Henry Hatsworth in the Puzzling Adventure

Mental blocks.

There is an original idea at the core of Henry Hatsworth in the Puzzling Adventure. This is lucky, as the rest of the ideas in it are less original than putting a a traffic cone on your head and going, "I'm in the Pet Shop Boys."

The original idea is this: what if you combined a puzzle game with a platform game, and created a cause-and-effect relationship between the two? The problem is this: both the puzzle game and the platform game are derivative, repetitive and mediocre. However, the bringing of the two together does create an interesting dynamic.

The platform game is played on the DS's top screen. You play as Henry Hatsworth, who looks like the love child of Dr Snuggles and Willy Fog.

He runs and jumps around 2D environments which are pretty enough, but nothing special (Lava? Ice? Again? Really?).

Hatsworth can swipe at enemies or shoot them, with extra weapons and upgrades available to purchase as the game progresses. Filling up his Super Meter enables him to do special attacks. It also lets him don a robot suit, making him temporarily invulnerable and allowing for yet more special attacks.

Remember when all the games in the world were green and blue instead of grey and brown?

The control system, gameplay and level layouts will be familiar if you've ever played Super Mario Bros., Alex Kidd or Wonder Boy. They'll be even more familiar if you've played any of the second-rate clones those games inspired - the platformers that weren't bad, but weren't innovative or interesting enough to make them anything other than forgettable. (Oh Bubsy, where are you now? Dead, hopefully.)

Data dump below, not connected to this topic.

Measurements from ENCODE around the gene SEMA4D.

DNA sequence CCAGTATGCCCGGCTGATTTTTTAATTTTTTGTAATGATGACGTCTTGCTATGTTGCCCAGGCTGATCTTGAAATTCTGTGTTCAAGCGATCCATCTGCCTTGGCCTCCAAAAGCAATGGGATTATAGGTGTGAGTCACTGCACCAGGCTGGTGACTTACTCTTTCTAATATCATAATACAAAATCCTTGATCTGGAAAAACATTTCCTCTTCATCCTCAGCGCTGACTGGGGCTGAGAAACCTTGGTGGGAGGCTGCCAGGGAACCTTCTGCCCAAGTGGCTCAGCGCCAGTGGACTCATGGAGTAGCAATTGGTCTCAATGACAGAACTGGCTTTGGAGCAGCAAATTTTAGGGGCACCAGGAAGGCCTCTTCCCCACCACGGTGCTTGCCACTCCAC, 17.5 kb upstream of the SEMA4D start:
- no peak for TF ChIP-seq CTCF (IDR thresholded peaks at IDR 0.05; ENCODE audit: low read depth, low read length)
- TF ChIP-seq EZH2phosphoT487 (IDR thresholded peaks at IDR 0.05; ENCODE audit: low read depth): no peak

The puzzle game is a match-three affair played on the touch-screen. Using the d-pad or stylus, you switch pairs of coloured blocks around horizontally. When three or more blocks match, they disappear. So once again, it'll be familiar if you've played Zoo Keeper, Puzzle Quest or anything with the word "jewel" in the title.

The twist is you have to keep switching between the two games, and your actions in one affect the other. Each time you kill an enemy in the platform game, for example, it'll show up in the puzzle game as an angry-looking block. If you fail to match the block before it reaches the top of the screen, it reappears at the top of the platformer. Then you have to keep moving out of the way as it repeatedly drops drown and tries to crush you, which is tricky if you're simultaneously facing a load of enemies or a boss.

Each time you collect a power-up in the platform game - extra health, for example - it will also materialise in the puzzle. The power-up will only be activated in the platform game once you've matched it on the screen below. You also need to match the plain blocks to fill up the Super Meter.

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About the author

Ellie Gibson

Ellie Gibson

Contributor  |  elliegibson

Ellie spent nearly a decade working at Eurogamer, specialising in hard-hitting executive interviews and nob jokes. These days she does a comedy show and podcast. She pops back now and again to write the odd article and steal our biscuits.


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